The Binghamton University speech and debate team earned “historic” tournament success during the fall 2022 season.
The speech and debate team focuses on policy debate with three internal divisions — varsity, junior varsity (JV) and novice. During the fall, both the varsity and JV squads won the West Point Debate Tournament, and multiple teams advanced to the elimination phase of a national tournament at Wake Forest University. In addition, two of the top 10 best individual speakers at the University of Kentucky’s national tournament were BU students. The team faced nationally recognized debate programs and competitive tournament pools.
Joe Schatz, the director of speech and debate and a lecturer in the English department, described what factors made the team stronger and more versatile than prior iterations.
“Unlike in past years, the majority of our ranking is the result of our varsity team members at national tournaments beating the top teams from other debate programs,” Schatz wrote in an email. “This year our success is the result of not just having a good squad all around, but because we have some really top-tier debaters in varsity. Our success comes from our hard work, our unique approach to debate using critiques and because of the dedication of our students.”
The BU team is currently ranked seventh in the nation. According to the speech and debate website, the team has consistently been in the national top-ranks by the Cross-Examination Debate Association (CEDA). In 2008, the team attained the number-one ranking.
Compared to other universities, the speech and debate program at BU is marked by investment in novice debaters. Schatz characterized other competitors as hesitant to invest in inexperienced students, instead prioritizing spending on traveling and scholarships. The team’s website lists “[making] champions out of competitors with no prior experience” as one of its accomplishments.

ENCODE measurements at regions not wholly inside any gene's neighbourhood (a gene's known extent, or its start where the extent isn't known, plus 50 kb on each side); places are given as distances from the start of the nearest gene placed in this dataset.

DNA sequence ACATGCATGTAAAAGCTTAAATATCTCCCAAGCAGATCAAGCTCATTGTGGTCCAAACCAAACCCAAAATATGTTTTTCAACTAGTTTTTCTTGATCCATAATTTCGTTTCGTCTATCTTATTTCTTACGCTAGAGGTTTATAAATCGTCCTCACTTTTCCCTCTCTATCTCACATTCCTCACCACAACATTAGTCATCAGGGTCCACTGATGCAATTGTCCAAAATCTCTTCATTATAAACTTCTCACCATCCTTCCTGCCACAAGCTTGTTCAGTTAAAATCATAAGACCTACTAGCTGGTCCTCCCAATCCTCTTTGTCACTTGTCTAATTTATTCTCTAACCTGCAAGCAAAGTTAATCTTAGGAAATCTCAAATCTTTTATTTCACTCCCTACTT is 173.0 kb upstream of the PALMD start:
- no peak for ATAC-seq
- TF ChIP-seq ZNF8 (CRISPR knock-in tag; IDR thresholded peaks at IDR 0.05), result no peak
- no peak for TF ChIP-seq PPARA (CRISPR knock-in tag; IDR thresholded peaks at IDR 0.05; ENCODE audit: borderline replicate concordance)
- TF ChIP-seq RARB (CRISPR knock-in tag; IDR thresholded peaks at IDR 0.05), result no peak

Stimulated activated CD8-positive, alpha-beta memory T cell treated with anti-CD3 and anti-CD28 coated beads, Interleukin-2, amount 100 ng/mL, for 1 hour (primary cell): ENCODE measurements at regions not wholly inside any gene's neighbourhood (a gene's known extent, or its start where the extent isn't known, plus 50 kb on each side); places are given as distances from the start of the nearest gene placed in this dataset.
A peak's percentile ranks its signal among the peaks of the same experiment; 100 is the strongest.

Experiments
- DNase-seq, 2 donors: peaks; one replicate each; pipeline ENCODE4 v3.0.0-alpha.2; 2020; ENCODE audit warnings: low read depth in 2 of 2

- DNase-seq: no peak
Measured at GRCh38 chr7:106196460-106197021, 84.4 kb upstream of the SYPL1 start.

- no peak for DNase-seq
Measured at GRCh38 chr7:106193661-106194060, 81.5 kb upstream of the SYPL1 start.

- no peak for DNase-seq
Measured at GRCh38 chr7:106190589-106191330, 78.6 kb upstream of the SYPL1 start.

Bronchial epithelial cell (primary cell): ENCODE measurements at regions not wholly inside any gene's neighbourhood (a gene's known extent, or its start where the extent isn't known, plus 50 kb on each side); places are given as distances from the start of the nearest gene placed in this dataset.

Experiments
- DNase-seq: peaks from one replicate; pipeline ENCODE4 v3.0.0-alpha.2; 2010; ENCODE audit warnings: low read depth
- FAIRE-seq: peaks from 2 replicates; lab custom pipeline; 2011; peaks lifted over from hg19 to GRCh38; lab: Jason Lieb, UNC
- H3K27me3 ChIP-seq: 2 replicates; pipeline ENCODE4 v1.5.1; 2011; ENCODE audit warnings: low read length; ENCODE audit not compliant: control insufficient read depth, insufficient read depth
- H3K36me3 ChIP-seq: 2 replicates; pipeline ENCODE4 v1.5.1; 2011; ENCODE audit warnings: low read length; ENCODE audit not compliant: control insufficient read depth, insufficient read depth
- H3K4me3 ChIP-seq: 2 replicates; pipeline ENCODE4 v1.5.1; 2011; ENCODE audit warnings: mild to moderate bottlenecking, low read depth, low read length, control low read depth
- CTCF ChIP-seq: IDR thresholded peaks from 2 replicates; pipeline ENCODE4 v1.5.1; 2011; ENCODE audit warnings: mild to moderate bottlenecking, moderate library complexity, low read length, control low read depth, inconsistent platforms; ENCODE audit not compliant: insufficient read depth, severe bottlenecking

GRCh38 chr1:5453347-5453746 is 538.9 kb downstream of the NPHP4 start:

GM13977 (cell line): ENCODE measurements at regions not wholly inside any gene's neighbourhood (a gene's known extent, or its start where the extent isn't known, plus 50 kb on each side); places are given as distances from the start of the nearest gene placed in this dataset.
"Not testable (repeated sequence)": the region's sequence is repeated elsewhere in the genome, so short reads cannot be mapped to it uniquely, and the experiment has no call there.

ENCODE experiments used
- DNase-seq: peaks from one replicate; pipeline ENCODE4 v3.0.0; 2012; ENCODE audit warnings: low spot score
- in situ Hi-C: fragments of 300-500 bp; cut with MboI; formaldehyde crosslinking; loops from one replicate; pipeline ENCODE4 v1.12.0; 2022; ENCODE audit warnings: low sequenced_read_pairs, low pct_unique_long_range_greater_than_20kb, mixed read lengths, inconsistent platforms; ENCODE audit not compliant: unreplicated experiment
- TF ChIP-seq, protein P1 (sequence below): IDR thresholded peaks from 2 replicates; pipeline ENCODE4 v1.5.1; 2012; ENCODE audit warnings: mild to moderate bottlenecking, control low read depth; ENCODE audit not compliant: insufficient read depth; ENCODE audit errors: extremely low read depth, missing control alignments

Sonnie Picallo, the team captain and a junior majoring in philosophy, described their thoughts on the rigors of debating, and how the team has found success on the national level.
“A big misconception about debate is that it’s a club,” Piccolo wrote in an email. “It is an incredibly demanding activity. We are competing against Ivy Leagues with twice our budget, and we argue things that people don’t want to hear. It can be exhausting when it isn’t exhilarating. It’s rigorous work, but I couldn’t ask for better people to work alongside.”
According to Schatz, the leadership of the team is largely student-driven with a collaboration with the Center for Learning and Teaching funding faculty involvement. Coaches manage the administration and logistics of the team, including travel schedules, partnerships and trajectory of research. Schatz said outreach and recruitment is done through attending high school tournaments, social media and RHET 354, an argumentative theory class at BU.
Jeremiah Cohn, an undeclared freshman on the team, explained how the debate program attracted him to BU, and recounted his successes on the team.
“After debating for four years of high school at a high level competitively, [BU] having such a storied program was an important component of my decision to attend university here,” Cohn wrote in an email. “My proudest individual accomplishment from the fall 2022 season was winning the competitive West Point tournament in the JV division, while beating regional powerhouses, such as Cornell and NYU along the way.”
Schatz extolled the value of debate training, especially in today’s media and political climate.
“Learning argument is important no matter if someone is applying for a job, presenting an idea to the company board, asking for an extension on a homework assignment or trying to convince their friends to go downtown,” Schatz wrote in an email. “Beyond this, debate helps students navigate the information overload, better discern what constitutes fake news and biased reporting, as well as isolate the important moral and political questions that need to be tackled.”